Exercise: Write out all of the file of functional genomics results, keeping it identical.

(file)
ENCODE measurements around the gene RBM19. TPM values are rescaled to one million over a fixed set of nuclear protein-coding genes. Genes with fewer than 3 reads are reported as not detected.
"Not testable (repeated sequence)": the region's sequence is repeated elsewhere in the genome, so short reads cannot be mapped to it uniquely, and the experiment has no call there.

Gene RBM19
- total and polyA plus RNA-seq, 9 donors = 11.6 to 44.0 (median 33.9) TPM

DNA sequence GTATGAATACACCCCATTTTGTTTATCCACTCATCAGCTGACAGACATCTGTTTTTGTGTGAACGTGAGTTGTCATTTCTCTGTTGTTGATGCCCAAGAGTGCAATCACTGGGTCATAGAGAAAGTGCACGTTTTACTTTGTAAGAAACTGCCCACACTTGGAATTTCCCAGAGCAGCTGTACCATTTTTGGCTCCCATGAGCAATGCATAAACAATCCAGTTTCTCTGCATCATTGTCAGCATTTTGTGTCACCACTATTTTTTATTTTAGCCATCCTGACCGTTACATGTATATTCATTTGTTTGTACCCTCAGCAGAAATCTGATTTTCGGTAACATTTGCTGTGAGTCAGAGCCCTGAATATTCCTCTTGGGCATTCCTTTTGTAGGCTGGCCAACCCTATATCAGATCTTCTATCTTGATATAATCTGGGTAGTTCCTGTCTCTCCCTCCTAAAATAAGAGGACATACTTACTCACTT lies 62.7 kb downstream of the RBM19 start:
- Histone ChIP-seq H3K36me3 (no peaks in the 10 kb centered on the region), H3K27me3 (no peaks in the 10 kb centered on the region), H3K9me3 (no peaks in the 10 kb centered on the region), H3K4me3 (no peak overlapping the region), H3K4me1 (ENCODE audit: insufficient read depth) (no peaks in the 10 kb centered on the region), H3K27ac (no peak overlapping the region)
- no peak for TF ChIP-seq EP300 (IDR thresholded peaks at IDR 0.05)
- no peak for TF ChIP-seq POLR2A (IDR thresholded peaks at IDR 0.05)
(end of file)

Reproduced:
ENCODE measurements around the gene RBM19. TPM values are rescaled to one million over a fixed set of nuclear protein-coding genes. Genes with fewer than 3 reads are reported as not detected.
"Not testable (repeated sequence)": the region's sequence is repeated elsewhere in the genome, so short reads cannot be mapped to it uniquely, and the experiment has no call there.

Gene RBM19
- total and polyA plus RNA-seq, 9 donors = 11.6 to 44.0 (median 33.9) TPM

DNA sequence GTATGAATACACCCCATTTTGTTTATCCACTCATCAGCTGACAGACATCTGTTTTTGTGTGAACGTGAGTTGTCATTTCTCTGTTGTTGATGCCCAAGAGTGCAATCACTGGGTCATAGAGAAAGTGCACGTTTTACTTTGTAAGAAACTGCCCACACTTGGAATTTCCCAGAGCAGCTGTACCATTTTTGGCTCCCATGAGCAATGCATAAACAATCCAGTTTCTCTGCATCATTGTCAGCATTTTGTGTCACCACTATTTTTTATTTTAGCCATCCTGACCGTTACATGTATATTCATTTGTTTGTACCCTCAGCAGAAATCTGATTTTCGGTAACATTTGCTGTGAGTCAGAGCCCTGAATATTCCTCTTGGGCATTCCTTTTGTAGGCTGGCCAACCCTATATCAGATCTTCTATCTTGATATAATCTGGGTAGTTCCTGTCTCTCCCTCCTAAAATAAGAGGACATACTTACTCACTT lies 62.7 kb downstream of the RBM19 start:
- Histone ChIP-seq H3K36me3 (no peaks in the 10 kb centered on the region), H3K27me3 (no peaks in the 10 kb centered on the region), H3K9me3 (no peaks in the 10 kb centered on the region), H3K4me3 (no peak overlapping the region), H3K4me1 (ENCODE audit: insufficient read depth) (no peaks in the 10 kb centered on the region), H3K27ac (no peak overlapping the region)
- no peak for TF ChIP-seq EP300 (IDR thresholded peaks at IDR 0.05)
- no peak for TF ChIP-seq POLR2A (IDR thresholded peaks at IDR 0.05)